Also: Blues at The Brandywine River Museum and Lanchester Fiddlers Picnic
By Denny Dyroff, Staff Writer, The Times
One of the top summertime attractions in the Brandywine Valley is the annual Festival of Fountains at Longwood Gardens (Route 1, Kennett Square, 610-388-1000, www.longwoodgardens.org) — especially on the select nights when Longwood presents “Fireworks and Fountains.”
From May 24 through September 1, the festival features illuminated musical fountain displays and live entertainment performances. At the Open Air Theatre, there is a six-foot curtain of water that rises after the shows, along with daytime fountain displays and the Main Fountain Garden features hundreds of fountains propelling water as high as 130 feet.
The fountains run continuously from 9 a.m. until closing with special five-minute shows throughout the day. The Italian Water Garden has 18 blue-tiled pools, carved limestone statuary and more than 600 fountain jets. Other fountains around the site include Sylvan Fountain in Peirce’s Park, Flower Garden Fountains and Eye of Water, Waterfall, and Hillside Garden Flume.
Experiencing the sites fountains is fun. Attending the Festival of Fountains on a “Fireworks and Fountains” evening is a lot of fun. The event features special pyrotechnic displays set to music with different themed shows that are designed by Arthur Rozzi Pyrotechnics of Ohio.
On August 16, the special show will be “Abbacadabra: The Magic of ABBA.” ABBA is a four-piece pop group that was formed in Stockholm, Sweden in 1972. The group hit full stride in the 970s with hits such as “Dancing Queen,” “Mamma Mia,” “Knowing Me, Knowing You” and, of course, “Waterloo.”
Longwood Gardens will offer two more “Fireworks and Fountains” events this season. “Rachmaninoff: Power & Passion” will be presented on August 30 and then the final show will be “Ladies & Gentlemen . . . The Beatles” on September 13.”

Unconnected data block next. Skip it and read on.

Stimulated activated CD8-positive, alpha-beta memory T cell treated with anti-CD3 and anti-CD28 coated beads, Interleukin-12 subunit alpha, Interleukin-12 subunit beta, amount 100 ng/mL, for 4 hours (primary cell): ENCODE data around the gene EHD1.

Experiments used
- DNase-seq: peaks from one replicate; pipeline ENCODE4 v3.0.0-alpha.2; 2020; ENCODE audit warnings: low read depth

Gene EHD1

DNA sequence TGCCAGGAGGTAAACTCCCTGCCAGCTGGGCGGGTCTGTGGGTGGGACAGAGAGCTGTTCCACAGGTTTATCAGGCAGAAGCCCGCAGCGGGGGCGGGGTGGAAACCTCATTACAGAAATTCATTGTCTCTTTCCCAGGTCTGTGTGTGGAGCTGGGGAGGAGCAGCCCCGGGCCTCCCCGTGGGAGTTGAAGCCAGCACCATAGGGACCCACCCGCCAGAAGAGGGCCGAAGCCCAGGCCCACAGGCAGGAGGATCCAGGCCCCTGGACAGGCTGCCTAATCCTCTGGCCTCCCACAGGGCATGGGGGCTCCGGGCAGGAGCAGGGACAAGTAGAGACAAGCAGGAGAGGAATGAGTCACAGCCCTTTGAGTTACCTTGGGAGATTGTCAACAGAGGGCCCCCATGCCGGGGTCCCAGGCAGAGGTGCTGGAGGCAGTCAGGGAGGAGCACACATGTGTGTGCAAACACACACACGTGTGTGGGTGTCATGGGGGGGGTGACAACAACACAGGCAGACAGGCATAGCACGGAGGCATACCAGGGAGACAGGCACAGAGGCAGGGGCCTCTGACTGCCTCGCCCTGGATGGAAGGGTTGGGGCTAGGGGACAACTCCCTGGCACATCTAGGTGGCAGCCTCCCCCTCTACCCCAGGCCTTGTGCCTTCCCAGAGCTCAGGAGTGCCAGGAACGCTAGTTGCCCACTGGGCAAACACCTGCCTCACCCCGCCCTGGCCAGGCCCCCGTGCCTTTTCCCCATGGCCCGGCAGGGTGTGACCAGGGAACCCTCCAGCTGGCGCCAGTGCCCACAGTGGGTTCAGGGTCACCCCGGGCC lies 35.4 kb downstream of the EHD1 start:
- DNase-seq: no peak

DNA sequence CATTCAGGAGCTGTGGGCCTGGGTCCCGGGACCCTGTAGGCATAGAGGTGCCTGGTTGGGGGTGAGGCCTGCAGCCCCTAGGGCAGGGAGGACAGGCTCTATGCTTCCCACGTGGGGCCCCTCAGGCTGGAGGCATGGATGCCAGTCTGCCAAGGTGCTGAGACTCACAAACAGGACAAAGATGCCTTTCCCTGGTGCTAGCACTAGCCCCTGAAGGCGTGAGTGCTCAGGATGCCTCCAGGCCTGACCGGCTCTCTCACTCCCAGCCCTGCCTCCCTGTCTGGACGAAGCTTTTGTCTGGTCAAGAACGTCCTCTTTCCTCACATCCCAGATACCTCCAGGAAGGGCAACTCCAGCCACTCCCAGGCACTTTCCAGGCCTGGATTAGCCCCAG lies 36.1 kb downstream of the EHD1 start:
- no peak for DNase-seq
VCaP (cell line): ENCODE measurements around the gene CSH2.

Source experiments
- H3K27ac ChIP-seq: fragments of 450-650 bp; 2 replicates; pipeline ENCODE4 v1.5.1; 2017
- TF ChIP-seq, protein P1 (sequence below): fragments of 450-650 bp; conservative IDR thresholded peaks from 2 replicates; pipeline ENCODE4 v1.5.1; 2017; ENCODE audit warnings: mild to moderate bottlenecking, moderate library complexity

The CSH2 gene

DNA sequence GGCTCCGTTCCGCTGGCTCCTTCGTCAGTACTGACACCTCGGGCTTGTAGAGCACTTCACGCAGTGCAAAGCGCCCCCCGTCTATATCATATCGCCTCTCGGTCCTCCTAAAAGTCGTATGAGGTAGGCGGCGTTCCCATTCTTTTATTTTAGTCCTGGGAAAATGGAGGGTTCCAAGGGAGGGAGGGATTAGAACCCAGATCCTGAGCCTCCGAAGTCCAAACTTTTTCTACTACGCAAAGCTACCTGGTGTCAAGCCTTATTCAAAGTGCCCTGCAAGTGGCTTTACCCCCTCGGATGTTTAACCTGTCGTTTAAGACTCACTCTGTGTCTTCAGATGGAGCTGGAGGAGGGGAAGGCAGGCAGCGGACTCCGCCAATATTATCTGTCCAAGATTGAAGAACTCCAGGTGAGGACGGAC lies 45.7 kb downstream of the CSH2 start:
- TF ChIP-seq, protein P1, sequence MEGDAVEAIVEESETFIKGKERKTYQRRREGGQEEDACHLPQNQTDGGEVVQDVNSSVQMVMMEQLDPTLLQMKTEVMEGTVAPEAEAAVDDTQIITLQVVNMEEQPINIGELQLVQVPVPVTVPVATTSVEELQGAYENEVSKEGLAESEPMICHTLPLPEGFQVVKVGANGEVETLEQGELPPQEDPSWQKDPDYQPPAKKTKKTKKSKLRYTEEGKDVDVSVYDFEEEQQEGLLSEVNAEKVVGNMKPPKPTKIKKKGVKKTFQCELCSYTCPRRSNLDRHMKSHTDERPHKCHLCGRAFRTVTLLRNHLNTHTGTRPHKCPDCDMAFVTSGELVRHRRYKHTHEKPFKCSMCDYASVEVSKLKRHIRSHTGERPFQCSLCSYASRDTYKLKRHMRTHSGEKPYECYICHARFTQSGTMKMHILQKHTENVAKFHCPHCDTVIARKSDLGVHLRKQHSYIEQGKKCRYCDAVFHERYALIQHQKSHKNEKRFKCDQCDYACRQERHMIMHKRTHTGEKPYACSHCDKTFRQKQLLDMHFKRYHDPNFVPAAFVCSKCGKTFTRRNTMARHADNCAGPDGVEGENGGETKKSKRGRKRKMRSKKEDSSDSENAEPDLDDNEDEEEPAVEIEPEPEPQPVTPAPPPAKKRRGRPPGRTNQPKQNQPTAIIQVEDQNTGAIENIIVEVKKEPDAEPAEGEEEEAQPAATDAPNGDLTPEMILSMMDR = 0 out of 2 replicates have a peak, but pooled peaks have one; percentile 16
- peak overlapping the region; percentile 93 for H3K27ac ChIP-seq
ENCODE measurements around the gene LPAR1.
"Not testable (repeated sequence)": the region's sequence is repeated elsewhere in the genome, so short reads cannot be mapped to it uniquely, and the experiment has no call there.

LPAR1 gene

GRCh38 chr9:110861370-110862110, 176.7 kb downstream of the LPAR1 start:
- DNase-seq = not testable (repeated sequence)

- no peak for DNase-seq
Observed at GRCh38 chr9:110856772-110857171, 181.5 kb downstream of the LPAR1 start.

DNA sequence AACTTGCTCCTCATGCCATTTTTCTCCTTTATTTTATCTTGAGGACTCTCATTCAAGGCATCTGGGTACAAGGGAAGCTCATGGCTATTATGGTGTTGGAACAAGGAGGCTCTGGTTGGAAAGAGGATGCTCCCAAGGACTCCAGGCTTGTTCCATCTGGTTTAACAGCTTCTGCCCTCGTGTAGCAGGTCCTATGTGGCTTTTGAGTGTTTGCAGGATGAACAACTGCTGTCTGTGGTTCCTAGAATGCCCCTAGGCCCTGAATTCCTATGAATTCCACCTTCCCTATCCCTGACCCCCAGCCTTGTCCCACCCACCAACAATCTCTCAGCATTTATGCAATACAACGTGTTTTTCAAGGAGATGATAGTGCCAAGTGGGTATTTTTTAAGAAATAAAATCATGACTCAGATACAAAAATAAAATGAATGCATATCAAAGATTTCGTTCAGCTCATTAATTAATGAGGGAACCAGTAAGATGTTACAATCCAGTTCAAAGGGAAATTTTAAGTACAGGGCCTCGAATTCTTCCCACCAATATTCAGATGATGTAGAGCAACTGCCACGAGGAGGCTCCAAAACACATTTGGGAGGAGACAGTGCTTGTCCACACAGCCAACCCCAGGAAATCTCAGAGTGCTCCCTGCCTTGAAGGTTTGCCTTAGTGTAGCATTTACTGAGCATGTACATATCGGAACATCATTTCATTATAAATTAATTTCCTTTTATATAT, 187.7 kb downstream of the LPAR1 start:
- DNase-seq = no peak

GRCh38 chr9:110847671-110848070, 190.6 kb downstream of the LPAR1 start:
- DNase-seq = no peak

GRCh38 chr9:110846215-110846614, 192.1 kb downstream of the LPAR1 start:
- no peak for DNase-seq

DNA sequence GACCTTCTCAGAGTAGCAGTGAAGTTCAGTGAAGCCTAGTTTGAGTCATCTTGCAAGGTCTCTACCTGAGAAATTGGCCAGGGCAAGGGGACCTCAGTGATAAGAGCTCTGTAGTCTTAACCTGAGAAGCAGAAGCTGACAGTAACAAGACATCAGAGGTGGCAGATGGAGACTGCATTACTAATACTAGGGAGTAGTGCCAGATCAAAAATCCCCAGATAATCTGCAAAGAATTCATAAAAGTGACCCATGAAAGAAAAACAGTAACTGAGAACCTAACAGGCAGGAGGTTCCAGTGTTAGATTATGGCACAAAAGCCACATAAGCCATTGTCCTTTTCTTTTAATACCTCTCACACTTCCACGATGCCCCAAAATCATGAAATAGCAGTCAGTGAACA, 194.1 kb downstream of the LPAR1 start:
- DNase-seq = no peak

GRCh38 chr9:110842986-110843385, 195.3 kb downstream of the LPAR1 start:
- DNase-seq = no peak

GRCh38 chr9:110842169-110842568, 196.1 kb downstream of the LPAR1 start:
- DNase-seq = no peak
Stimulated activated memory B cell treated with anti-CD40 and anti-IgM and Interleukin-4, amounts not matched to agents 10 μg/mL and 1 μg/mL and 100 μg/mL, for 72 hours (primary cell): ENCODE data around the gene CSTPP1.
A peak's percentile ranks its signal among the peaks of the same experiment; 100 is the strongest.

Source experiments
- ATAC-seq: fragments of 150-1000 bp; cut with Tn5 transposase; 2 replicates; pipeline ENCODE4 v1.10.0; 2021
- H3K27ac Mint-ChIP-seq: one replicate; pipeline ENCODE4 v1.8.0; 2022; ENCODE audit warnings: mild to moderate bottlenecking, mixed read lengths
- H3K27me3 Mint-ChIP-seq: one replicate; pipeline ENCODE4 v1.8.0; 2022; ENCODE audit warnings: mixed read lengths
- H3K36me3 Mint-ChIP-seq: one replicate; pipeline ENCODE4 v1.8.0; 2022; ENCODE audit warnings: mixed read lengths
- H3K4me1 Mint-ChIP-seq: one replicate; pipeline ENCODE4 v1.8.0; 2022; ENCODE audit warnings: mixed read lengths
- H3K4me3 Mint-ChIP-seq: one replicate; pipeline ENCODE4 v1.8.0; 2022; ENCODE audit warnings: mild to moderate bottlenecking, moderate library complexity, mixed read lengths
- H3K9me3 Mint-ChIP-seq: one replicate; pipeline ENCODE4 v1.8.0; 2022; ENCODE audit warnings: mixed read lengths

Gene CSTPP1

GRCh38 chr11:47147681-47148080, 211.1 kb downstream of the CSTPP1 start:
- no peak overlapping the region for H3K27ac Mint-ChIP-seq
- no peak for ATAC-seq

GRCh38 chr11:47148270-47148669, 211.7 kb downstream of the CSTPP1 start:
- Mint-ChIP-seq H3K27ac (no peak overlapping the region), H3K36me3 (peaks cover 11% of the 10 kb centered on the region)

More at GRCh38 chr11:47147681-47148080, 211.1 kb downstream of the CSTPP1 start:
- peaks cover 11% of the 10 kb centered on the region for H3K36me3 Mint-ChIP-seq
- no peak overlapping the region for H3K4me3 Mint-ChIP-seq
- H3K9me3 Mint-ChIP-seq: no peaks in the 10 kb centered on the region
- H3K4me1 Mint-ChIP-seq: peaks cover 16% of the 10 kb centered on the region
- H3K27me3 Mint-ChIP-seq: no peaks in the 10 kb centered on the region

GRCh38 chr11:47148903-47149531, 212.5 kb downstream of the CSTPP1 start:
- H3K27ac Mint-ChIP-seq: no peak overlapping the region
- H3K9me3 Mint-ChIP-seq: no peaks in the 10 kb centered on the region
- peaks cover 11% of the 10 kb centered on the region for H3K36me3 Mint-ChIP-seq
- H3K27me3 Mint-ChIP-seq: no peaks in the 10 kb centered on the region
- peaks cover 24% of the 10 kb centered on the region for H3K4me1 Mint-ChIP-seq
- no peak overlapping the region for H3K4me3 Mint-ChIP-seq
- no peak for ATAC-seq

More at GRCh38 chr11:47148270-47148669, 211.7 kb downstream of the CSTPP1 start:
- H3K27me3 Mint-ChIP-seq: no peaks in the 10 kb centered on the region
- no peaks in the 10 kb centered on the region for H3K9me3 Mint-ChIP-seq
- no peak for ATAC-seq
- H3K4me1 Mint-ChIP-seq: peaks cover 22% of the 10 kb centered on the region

Admission is by advance-sale ticket only and tickets are limited. “Fireworks & Fountains” tickets provide all-day admission to the Gardens. Ticket prices are $38 for adults and $22 for children (age 15 and under). Guests are encouraged to bring lawn chairs. Chairs, which can also be rented on-site, cannot be put into place for viewing the show until 3 p.m.
A short ride down Route 1, the Brandywine River Museum (Route 1, Chadds Ford, 610-388-2700, www.brandywinemuseum.org) will present “Brandywine Brings the Blues — The Steve Cal’ Band concert” on August 15 from 6-9 p.m.
The concert, which will be held in the Courtyard, will feature Cal’, a blues/rock guitarist, singer and songwriter from Philadelphia who released his debut album in 2013. His band includes Sandy Eldred on bass guitar and Melinda Gervasio on drums.
Last year, the Steve Cal’ Band was the winner of the Beta Hi-Fi Emerging Music Festival at World Cafe Live — an event that highlights the finest emerging songwriters in the region.
The show at the Brandywine River Museum is being presented in conjunction with the World Cafe Live at the Queen. Tickets are $25 for adults, $20 for Museum members and $10 for students. There will food available for purchase as well as a cash bar.
The Chester County Old Fiddlers Picnic, which was held recently at Hibernia Park, has been a major success for years. Now, there is an event that would like to fill the role of its little brother — the Lanchester Fiddlers Picnic (Landis Woodland Preserve at 610 Zion Hill Road, West Sadsbury Township, 610-857-5969, www.westsadsburytwp.org).
Musicians are invited to bring their instruments and voices to the Third Annual Lanchester Fiddlers Picnic, which will be held at the nature site near Atglen from 10 a.m. until 5 p.m. on August 16.
The event, which is free and open to the public, will feature stage performances, informal jam sessions and hayrides — and an opportunity to see the preserve. The Landis Woodland Preserve is only open for special events such as Civil War reenactments and the annual Lanchester Community Days in September.
This Saturday, people are invited to bring lawn chairs, blankets or picnics. Food vendors will be on hand with a variety of picnic offerings. There is no admission fee but there will be a parking fee of $5.
If you’re really in the mood for music this weekend, then you should head up to Old Pool Farm in Schwenksville to check out the 2014 Philadelphia Folk Festival (Old Pool Farm, Schwenksville, 800-556-FOLK, www.pfs.org)